leave opposite ends A and B at the same instant, passing each
other, for the first time 600 metres from A, and on their return,
400. . . .
The triangle OMN has vertices on the axes with whole number co-ordinates. How many points with whole number coordinates are there on the hypotenuse MN?
Can you maximise the area available to a grazing goat?
ABCDEFGH is a 3 by 3 by 3 cube. Point P is 1/3 along AB (that is AP
: PB = 1 : 2), point Q is 1/3 along GH and point R is 1/3 along ED.
What is the area of the triangle PQR?
ABCD is a regular tetrahedron and the points P, Q, R and S are the midpoints of the edges AB, BD, CD and CA. Prove that PQRS is a square.
How many different symmetrical shapes can you make by shading triangles or squares?
Imagine an infinitely large sheet of square dotty paper on which you can draw triangles of any size you wish (providing each vertex is on a dot). What areas is it/is it not possible to draw?
Triangle numbers can be represented by a triangular array of
squares. What do you notice about the sum of identical triangle
Square numbers can be represented as the sum of consecutive odd
numbers. What is the sum of 1 + 3 + ..... + 149 + 151 + 153?
A game for 2 players. Can be played online. One player has 1 red
counter, the other has 4 blue. The red counter needs to reach the
other side, and the blue needs to trap the red.
To avoid losing think of another very well known game where the
patterns of play are similar.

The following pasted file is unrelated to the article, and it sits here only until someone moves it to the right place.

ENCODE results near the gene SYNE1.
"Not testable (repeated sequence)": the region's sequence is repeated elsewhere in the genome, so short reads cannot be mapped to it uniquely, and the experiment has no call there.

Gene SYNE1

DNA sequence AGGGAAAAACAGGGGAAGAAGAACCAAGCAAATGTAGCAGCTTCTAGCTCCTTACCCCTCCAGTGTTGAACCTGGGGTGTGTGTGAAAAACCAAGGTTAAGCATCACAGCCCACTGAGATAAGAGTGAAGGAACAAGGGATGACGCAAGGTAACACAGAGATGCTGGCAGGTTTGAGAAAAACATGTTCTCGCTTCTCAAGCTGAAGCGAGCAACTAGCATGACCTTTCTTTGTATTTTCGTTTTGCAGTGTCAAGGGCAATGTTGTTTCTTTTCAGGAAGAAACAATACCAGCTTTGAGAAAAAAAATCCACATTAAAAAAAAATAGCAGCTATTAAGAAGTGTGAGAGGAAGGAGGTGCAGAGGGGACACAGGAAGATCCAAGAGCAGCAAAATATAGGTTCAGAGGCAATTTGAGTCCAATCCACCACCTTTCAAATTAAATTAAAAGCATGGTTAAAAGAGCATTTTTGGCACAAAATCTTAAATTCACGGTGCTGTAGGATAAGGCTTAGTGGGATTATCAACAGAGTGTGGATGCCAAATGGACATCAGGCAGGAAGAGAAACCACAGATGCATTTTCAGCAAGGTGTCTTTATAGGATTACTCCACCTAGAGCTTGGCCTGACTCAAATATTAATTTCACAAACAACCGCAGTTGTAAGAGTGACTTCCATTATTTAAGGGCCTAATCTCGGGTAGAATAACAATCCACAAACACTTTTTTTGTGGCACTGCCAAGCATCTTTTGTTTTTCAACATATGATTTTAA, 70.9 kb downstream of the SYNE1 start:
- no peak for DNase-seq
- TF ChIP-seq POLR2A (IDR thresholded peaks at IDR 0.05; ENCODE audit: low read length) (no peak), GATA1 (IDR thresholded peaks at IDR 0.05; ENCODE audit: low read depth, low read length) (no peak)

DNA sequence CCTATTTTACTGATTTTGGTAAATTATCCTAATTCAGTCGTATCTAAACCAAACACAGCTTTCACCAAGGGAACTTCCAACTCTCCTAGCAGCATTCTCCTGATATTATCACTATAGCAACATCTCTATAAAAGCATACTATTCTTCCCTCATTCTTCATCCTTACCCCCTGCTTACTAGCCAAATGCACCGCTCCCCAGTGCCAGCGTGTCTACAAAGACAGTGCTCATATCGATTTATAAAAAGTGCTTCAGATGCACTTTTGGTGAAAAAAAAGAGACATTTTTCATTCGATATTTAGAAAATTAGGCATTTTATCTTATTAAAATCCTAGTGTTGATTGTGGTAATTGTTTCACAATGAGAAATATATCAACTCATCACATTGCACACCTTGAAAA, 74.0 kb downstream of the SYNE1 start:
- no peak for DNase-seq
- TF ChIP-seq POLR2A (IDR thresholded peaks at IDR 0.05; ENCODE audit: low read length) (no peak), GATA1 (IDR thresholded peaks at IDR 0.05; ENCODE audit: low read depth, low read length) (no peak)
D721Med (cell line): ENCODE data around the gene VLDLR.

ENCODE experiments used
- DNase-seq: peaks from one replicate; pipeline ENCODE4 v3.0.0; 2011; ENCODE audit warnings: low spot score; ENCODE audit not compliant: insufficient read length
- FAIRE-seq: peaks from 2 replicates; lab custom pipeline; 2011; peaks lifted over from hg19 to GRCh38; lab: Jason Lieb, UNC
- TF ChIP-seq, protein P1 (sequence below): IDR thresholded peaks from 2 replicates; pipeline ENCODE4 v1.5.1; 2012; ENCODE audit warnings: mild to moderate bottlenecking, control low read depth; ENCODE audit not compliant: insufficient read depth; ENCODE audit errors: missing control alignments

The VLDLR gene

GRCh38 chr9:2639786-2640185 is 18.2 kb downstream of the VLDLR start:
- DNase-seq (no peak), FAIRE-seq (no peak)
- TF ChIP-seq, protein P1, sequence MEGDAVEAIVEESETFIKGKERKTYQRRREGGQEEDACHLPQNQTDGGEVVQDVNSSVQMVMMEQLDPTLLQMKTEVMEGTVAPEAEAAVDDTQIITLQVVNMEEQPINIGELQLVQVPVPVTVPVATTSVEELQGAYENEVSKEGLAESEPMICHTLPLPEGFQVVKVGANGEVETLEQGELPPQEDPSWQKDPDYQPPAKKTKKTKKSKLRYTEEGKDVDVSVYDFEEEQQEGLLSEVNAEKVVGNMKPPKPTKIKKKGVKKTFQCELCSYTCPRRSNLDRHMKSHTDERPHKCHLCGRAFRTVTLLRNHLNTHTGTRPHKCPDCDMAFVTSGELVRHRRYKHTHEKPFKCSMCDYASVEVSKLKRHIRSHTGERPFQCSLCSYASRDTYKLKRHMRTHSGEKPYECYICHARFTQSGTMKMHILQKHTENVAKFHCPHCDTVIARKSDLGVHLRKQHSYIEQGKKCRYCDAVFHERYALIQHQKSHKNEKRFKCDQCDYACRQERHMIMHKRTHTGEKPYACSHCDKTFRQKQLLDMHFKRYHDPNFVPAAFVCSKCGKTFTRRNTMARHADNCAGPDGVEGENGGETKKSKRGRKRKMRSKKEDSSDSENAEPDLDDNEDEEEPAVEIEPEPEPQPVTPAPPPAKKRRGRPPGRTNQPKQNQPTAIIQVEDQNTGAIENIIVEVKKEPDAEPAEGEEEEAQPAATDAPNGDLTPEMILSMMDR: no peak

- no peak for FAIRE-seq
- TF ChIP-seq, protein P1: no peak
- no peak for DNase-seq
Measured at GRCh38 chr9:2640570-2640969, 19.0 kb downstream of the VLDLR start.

A 3x3x3 cube may be reduced to unit cubes in six saw cuts. If after
every cut you can rearrange the pieces before cutting straight
through, can you do it in fewer?
Imagine a large cube made from small red cubes being dropped into a
pot of yellow paint. How many of the small cubes will have yellow
paint on their faces?
Start with a large square, join the midpoints of its sides, you'll see four right angled triangles. Remove these triangles, a second square is left. Repeat the operation. What happens?
These are pictures of the sea defences at New Brighton. Can you
work out what a basic shape might be in both images of the sea wall
and work out a way they might fit together?
How many moves does it take to swap over some red and blue frogs? Do you have a method?
Find a cuboid (with edges of integer values) that has a surface
area of exactly 100 square units. Is there more than one? Can you
find them all?
What size square corners should be cut from a square piece of paper to make a box with the largest possible volume?
Can you find a way of representing these arrangements of balls?
Can you mentally fit the 7 SOMA pieces together to make a cube? Can
you do it in more than one way?
When dice land edge-up, we usually roll again. But what if we
A cylindrical helix is just a spiral on a cylinder, like an ordinary spring or the thread on a bolt. If I turn a left-handed helix over (top to bottom) does it become a right handed helix?
A useful visualising exercise which offers opportunities for
discussion and generalising, and which could be used for thinking
about the formulae needed for generating the results on a
Use the animation to help you work out how many lines are needed to draw mystic roses of different sizes.
How could Penny, Tom and Matthew work out how many chocolates there
are in different sized boxes?
What is the shape of wrapping paper that you would need to completely wrap this model?